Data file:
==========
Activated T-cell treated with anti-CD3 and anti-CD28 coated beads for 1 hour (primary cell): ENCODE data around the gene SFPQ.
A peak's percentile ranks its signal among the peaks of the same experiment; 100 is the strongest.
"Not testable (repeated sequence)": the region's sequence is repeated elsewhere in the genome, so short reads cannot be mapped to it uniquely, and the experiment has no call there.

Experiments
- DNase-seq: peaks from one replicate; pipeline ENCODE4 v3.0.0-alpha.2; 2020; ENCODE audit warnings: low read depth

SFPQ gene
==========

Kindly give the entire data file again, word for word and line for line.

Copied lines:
Activated T-cell treated with anti-CD3 and anti-CD28 coated beads for 1 hour (primary cell): ENCODE data around the gene SFPQ.
A peak's percentile ranks its signal among the peaks of the same experiment; 100 is the strongest.
"Not testable (repeated sequence)": the region's sequence is repeated elsewhere in the genome, so short reads cannot be mapped to it uniquely, and the experiment has no call there.

Experiments
- DNase-seq: peaks from one replicate; pipeline ENCODE4 v3.0.0-alpha.2; 2020; ENCODE audit warnings: low read depth

SFPQ gene